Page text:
William Atkins: The Immeasurable World

January 17, 2019

41dqbism+jl._ac_us218_I asked for and received another volume of desert travel writing for Christmas and I’ve just finished it: it was really good. The first thing to say is that it is a very nicely produced book, with some integral illustrations – not many – excellent maps and a very full bibliography. I was gratified to find that I’ve read a good number of the books in my own armchair desert explorations already, and I’ve added others to my long list…

Atkins visits most of the major deserts of the world and spends time in each, not so much exploring as experiencing and reporting. The only one he misses is the Namib/Kalahari, which is a shame; it’s one of the ones I know least about, too. His fascination is evident, as is his close observation and description of the places and people he encounters.

I was horrified to read about the violence done to Aboriginal ancestral homelands in the Australian desert by British nuclear testing in the 1950s; the sheer callousness and cavalier attitude is truly shocking. I have to say I was not surprised by what I read, though, given the imperialist past of the British state. We should be truly ashamed at what was supposedly done in our name.

The Gobi and other surrounding areas of desert and wilderness are what I have read most about and yet they still remain enigmatic in many ways. The Silk Route necessarily skirted either the north or the south of these regions and so, whilst uninhabitable and desolate, were nevertheless known. Atkins is interesting and informative about current issues the Chinese state has with the largely Uighur and Muslim population of the Xinjiang region, and his journey there often seems rather perilous.

The devastation and death of the Aral Sea has been well-documented by others too, and the adjoining desert areas of Kazakhstan were also abused by the Soviets for their nuclear testing programme. As I read this book I realised that humans had contrived, by their efforts to make many of these already inhospitable areas of our planet even worse…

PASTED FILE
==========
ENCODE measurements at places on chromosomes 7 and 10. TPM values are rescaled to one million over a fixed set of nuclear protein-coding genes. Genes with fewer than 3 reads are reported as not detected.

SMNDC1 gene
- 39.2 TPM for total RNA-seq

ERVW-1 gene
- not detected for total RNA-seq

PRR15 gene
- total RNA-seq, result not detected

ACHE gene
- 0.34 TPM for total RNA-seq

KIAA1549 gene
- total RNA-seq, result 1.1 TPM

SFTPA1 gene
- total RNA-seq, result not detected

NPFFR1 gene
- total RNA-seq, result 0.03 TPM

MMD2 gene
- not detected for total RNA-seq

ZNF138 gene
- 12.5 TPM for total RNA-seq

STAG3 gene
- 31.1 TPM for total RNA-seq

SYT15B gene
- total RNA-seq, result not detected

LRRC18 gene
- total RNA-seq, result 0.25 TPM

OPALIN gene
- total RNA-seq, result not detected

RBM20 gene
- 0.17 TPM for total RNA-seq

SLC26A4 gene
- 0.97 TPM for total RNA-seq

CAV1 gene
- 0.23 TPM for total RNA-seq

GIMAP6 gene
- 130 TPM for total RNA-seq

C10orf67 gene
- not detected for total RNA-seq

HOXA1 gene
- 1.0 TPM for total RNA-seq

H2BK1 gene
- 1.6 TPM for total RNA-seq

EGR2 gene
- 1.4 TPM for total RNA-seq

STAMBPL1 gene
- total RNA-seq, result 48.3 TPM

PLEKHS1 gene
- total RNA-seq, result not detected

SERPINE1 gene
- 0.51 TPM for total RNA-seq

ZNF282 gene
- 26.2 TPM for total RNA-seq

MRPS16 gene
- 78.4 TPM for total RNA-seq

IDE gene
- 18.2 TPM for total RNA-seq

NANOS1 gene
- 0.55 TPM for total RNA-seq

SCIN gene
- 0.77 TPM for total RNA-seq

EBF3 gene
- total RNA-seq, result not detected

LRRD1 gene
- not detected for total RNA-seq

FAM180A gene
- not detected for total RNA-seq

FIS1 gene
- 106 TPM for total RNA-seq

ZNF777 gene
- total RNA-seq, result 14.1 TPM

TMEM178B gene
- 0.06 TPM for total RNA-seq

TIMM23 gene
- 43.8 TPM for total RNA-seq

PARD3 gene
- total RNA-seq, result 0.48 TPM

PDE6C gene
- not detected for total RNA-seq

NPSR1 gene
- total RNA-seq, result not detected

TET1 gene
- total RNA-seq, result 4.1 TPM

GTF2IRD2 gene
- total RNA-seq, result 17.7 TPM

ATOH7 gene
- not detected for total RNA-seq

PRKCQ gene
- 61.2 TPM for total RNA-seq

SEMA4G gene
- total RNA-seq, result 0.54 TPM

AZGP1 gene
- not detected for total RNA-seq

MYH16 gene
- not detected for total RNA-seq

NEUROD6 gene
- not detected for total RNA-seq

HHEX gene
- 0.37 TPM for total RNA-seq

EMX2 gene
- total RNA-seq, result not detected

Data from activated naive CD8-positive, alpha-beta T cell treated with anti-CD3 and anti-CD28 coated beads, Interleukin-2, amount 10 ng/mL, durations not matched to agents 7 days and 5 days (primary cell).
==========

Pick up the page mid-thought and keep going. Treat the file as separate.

I learned much from Atkins’ travels in the United States, too. He visits the desert areas along the border with Mexico and recounts some dreadful tales of what refugees attempting to reach the ‘land of opportunity’ endured, and that killed many others. All this is currently hidden behind President Trump’s machinations and lies and attempts to build a wall. I was heartened to read of Americans taking risks and breaking laws in order to support and rescue refugees in danger of dying in the desert regions. In many ways the visits to the deserts of the US were the most disturbing, weird and unnatural of all.

Atkins also visits the Egyptian deserts and spends time in some of the ancient Egyptian monasteries that date from the earliest centuries of Christianity. Here he walks in similar footsteps to William Dalrymple in his excellent book From The Holy Mountain.

This was a lovely books in so many ways, written by an intelligent and enquiring traveller who taught me a lot; his evident fascination with deserts, as well as his observant and reflective approach make it a read I seriously recommend.

Horatio Clare: Something of his Art

December 26, 2018

5142oySDKtL._AC_US218_This is a lovely little book, and beautifully produced, too.

Years ago, I learned that the young Johann Sebastian Bach had taken leave of absence from his post as organist in Arnstadt to go to Lübeck in northern Germany to see the famous organist and composer Buxtehude, who worked at the Marienkirche in that city. Bach stayed way for longer than he had permission to do, and must have learned much from the old composer; I’m useless in terms of understanding music, but those who know recognise his influence on my hero’s work.

What astonished me then, and still does, was that Bach made the 230 mile journey on foot, in both directions. In a sense that’s obvious, as he was not wealthy enough to travel by horse, but it shows the devotion to his art, and the determination to pursue it to the limits.